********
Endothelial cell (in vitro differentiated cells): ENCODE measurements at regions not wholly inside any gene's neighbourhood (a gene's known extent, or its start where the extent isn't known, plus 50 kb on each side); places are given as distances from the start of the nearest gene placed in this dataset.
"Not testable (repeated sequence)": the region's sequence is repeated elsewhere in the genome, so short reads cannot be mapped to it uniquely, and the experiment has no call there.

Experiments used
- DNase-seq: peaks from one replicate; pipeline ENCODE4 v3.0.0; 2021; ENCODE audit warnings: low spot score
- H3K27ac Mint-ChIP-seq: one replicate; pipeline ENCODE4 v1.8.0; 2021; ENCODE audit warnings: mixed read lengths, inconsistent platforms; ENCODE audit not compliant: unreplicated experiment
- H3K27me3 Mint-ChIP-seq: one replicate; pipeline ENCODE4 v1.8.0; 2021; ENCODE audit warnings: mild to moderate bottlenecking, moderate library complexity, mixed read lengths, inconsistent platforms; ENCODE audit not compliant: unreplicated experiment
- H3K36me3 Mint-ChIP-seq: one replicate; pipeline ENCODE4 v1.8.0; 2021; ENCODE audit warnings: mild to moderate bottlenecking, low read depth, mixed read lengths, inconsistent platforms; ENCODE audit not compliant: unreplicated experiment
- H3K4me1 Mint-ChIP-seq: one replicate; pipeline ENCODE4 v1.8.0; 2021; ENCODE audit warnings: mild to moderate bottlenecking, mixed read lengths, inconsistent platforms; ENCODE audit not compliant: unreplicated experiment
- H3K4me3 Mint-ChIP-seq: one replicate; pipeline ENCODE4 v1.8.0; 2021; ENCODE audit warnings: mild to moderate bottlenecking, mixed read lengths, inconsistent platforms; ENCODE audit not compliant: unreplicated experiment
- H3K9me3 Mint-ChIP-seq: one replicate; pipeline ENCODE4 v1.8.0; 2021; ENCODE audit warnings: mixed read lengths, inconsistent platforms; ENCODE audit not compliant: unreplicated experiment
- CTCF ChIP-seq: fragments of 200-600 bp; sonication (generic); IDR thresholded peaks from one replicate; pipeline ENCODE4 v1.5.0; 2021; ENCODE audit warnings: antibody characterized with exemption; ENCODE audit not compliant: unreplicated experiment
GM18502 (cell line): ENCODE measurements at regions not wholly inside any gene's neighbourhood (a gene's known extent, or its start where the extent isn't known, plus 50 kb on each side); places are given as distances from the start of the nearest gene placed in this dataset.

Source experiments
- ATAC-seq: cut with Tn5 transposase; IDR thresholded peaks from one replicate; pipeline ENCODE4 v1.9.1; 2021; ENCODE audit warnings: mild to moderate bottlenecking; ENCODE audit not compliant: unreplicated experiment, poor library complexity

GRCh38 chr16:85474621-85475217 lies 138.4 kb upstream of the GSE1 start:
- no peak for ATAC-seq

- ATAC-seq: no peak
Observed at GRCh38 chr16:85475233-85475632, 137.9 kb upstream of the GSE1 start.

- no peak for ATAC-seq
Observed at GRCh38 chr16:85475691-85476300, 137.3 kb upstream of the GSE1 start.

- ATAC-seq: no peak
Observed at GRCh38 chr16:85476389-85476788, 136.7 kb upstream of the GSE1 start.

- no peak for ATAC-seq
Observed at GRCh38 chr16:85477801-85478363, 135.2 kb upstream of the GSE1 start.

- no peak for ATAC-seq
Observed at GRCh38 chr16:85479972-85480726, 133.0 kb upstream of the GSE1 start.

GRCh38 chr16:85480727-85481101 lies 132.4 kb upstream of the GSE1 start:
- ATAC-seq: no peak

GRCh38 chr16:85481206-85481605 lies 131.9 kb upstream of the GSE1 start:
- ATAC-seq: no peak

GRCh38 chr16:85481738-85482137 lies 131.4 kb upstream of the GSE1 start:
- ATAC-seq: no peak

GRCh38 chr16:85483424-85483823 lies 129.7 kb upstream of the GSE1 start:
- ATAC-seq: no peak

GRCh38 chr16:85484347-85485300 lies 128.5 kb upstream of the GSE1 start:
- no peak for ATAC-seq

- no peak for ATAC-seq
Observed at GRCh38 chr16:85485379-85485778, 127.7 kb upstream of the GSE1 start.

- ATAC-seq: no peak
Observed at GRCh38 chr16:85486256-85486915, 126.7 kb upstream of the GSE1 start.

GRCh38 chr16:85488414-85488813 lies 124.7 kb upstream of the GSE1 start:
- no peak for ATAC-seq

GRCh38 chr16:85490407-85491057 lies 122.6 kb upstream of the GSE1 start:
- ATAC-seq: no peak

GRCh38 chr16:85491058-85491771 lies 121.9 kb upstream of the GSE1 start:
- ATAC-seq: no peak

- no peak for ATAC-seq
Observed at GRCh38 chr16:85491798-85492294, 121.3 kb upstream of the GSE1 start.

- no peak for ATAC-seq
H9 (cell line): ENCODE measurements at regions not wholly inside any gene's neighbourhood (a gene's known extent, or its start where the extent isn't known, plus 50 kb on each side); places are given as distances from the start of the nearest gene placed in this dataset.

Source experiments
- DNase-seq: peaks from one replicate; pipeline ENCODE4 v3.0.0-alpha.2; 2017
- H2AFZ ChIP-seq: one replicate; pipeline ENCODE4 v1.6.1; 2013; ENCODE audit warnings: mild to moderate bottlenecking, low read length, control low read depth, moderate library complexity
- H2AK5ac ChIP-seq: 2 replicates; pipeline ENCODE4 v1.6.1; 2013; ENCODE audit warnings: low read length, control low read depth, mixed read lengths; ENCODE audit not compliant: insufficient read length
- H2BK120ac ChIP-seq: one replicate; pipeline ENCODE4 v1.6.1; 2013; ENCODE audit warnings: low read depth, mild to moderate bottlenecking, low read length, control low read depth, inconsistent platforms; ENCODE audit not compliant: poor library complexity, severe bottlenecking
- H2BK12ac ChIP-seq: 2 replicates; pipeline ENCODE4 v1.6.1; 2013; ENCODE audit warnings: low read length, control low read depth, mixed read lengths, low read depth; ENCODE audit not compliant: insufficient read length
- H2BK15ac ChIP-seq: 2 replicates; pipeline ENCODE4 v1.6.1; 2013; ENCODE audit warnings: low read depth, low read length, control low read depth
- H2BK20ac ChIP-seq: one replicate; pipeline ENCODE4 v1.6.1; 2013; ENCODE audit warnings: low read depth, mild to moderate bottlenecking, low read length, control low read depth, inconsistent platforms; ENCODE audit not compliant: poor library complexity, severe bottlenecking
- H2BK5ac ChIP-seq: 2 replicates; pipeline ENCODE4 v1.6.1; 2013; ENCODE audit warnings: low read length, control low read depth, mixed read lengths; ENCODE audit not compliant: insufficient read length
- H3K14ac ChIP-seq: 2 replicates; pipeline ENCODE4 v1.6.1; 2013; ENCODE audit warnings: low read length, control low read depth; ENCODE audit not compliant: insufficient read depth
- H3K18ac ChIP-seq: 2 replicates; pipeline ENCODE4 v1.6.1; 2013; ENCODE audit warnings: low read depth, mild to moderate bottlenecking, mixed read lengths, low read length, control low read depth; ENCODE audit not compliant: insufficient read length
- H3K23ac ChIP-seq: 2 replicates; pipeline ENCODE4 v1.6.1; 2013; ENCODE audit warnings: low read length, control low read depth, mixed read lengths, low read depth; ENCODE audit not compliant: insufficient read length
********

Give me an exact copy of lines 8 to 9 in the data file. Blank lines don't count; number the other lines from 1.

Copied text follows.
- H3K4me1 Mint-ChIP-seq: one replicate; pipeline ENCODE4 v1.8.0; 2021; ENCODE audit warnings: mild to moderate bottlenecking, mixed read lengths, inconsistent platforms; ENCODE audit not compliant: unreplicated experiment
- H3K4me3 Mint-ChIP-seq: one replicate; pipeline ENCODE4 v1.8.0; 2021; ENCODE audit warnings: mild to moderate bottlenecking, mixed read lengths, inconsistent platforms; ENCODE audit not compliant: unreplicated experiment